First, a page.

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Horse Play Project the Centerpiece of Harrison’s Arts Showcase

Harrison Elementary’s end-of-year arts showcase culminated with the sculpture named “Downtown Lex” that students designed for Horse Play 2022, which is part of the LexArts citywide Horse Mania public art initiative. The Kloiber Foundation provided statues for all Lexington-area schools to decorate this spring, and Harrison teacher Jeffery Hale took the opportunity to develop a six-week visual arts unit around the equine project.

The showcase event, which included a light supper, drew some four dozen families eager to celebrate their children’s efforts. Heading toward the cafeteria, they first passed by fifth graders’ poster displays on entertainment superstars like Michael Jackson, Britney Spears, Drake, and Luke Bryan. “I wanted to integrate literacy and have them do research in getting ready for middle school,” said music teacher Clinton White. Later, the evening also closed with the spotlight on music arts as different age groups presented such numbers as “Sing for Peace” and the Bruno Mars hit “Count on Me.” Fourth graders, playing ukulele, sang Bob Marley’s “Three Little Birds.”

Every student at Harrison contributed to “Downtown Lex,” using decoupage techniques to arrange nearly 200 colorful blocks of tissue paper all over the statue. They drew inspiration from Google Earth’s aerial perspective of our downtown community, with the blocks symbolizing the buildings and the heavy black lines illustrating the major streets. “It’s also based on the artwork of Piet Mondrian, which incorporates collage, geometric shape, and primary colors,” Hale explained, referencing the Dutch pioneer of abstract painting. One vertical red rectangle in particular, the heart of the foal, represents their school.

In preparation, the students watched a LexArts video -- Horse Mania – Painted Horses & Ponies – to see a variety of statues from previous years. Hale also introduced the concept of public art and encouraged the children to interpret the form of their foal. With the statue in mind, students also created individual 2-D watercolor artwork and colorful tissue collages. Along the way, Hale noticed a trend toward dividing the horse into quadrants somewhat like roads crisscrossing the downtown area. That led to a discussion of maps and exploration of the school’s location via satellite images. Technology was a useful tool throughout the process, as Hale taught the youngsters how to use the Google Earth app and sent regular updates to their families through Harrison’s ClassDojo platform. “This project was beyond special for building the artistic community of Harrison Elementary,” Hale said.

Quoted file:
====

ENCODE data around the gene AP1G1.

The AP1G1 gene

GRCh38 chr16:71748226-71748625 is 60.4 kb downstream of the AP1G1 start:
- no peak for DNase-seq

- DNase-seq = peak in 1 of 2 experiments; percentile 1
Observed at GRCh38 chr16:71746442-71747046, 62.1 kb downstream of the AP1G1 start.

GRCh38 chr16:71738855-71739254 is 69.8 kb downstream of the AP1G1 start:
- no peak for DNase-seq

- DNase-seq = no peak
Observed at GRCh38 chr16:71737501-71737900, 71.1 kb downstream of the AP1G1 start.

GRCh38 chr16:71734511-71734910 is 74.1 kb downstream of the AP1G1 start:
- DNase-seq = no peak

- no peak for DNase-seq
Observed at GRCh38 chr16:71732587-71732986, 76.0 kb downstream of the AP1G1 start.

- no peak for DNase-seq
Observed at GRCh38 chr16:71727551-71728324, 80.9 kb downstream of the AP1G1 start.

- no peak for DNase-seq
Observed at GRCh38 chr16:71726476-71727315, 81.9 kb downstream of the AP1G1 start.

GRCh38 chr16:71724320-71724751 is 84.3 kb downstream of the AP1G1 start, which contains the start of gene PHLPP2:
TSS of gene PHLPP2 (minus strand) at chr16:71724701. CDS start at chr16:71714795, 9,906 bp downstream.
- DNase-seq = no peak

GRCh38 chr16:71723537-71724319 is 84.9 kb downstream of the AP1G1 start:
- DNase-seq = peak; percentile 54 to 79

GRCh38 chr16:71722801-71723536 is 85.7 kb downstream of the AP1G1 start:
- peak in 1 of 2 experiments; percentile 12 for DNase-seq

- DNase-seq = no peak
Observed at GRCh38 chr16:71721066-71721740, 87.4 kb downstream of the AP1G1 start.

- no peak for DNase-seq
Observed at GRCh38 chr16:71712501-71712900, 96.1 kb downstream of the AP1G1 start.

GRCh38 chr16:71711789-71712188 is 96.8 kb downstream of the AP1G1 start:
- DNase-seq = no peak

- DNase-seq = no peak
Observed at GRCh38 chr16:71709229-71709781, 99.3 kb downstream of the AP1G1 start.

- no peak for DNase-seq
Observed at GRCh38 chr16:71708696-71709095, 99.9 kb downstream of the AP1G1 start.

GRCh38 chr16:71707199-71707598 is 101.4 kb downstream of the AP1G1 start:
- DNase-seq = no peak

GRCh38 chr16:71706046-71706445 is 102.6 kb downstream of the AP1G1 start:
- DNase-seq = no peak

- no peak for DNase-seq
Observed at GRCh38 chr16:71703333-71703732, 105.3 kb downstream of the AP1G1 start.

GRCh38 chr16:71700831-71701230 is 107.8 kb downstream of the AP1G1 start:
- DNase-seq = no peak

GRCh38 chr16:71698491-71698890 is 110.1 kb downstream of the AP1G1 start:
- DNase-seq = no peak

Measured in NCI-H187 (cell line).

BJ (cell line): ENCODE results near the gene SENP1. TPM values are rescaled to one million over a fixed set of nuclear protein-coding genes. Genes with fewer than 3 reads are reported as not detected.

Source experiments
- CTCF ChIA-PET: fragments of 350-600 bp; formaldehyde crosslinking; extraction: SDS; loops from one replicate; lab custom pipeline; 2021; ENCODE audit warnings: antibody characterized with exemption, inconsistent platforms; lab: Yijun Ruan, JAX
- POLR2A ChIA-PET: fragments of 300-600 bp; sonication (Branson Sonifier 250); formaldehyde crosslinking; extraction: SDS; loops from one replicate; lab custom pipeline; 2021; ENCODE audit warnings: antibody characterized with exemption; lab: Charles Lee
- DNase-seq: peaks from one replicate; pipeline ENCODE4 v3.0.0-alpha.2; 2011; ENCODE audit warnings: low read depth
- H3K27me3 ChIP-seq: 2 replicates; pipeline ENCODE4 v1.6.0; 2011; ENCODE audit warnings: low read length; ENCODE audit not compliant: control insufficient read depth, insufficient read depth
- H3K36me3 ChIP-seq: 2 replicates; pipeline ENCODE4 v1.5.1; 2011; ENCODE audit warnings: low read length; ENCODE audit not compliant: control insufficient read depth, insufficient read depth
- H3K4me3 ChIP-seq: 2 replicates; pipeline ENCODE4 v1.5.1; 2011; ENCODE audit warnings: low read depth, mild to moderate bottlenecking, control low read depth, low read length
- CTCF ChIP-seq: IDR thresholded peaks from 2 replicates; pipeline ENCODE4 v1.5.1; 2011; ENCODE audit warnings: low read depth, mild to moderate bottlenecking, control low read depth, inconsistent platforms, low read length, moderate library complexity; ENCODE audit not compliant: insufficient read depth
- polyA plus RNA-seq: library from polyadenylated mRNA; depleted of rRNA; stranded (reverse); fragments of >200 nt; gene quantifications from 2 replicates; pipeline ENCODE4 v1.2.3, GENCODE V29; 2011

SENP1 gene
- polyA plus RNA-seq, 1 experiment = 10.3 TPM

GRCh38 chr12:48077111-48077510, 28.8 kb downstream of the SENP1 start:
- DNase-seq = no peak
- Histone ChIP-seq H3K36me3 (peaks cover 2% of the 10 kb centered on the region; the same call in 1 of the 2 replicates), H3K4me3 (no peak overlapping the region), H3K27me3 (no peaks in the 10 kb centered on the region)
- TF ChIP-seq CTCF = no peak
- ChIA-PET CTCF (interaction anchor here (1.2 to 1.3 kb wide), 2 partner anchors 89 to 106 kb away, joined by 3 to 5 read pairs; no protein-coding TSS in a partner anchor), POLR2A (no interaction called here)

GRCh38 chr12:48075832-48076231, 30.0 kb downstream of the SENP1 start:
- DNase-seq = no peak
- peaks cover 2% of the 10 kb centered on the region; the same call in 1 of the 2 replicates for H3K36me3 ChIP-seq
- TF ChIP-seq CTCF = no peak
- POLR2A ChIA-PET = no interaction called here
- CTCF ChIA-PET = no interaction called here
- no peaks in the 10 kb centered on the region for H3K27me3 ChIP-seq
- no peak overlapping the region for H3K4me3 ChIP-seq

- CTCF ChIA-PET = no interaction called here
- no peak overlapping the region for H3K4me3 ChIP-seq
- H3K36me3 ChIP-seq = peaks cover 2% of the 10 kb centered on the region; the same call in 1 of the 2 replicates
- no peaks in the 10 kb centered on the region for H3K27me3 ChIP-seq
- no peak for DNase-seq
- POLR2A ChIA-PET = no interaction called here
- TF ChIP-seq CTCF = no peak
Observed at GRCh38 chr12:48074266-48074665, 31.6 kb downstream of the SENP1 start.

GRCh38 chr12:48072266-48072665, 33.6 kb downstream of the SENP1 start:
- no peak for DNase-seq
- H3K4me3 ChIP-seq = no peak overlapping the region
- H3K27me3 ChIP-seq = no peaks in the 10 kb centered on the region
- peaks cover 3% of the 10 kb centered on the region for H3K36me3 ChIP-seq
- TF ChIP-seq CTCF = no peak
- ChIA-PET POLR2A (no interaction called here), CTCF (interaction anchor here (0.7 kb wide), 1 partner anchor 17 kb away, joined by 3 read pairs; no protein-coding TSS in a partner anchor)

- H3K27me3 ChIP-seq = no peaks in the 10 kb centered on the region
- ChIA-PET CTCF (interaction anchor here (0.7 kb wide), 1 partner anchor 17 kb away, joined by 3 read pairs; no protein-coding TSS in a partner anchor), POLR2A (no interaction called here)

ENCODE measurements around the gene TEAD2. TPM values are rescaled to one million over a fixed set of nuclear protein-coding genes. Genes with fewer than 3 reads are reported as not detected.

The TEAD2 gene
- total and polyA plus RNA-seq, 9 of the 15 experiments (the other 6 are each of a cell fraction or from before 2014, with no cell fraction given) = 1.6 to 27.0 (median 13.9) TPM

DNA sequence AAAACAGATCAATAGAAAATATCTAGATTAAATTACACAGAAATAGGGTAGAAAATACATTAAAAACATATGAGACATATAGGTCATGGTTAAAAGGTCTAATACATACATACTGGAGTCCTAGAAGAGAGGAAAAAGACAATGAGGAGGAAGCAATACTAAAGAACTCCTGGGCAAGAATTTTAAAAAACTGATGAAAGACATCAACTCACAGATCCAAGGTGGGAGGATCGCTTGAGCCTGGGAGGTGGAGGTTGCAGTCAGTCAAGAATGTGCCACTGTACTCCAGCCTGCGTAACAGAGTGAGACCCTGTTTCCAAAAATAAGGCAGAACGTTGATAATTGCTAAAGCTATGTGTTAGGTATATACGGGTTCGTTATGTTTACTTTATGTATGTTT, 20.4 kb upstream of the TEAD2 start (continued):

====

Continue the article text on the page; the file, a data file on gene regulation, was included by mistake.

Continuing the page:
Acting Principal Melissa McDaniel praised Hale’s leadership. “He has embraced Horse Mania and ensured every student had the opportunity to participate in the creation of our public work of art,” she said. “Our school community is blessed to have artistically talented students and staff.”

The Horse Mania and Horse Play entries will be on display across Lexington from mid-June to November before the auction, and organizers hope whoever buys the student statues will donate them. “Our goal is to make sure all of these foals end up back in the schools where they were created,” said Ame Sweetall, president and CEO of LexArts.

Posted May 20, 2022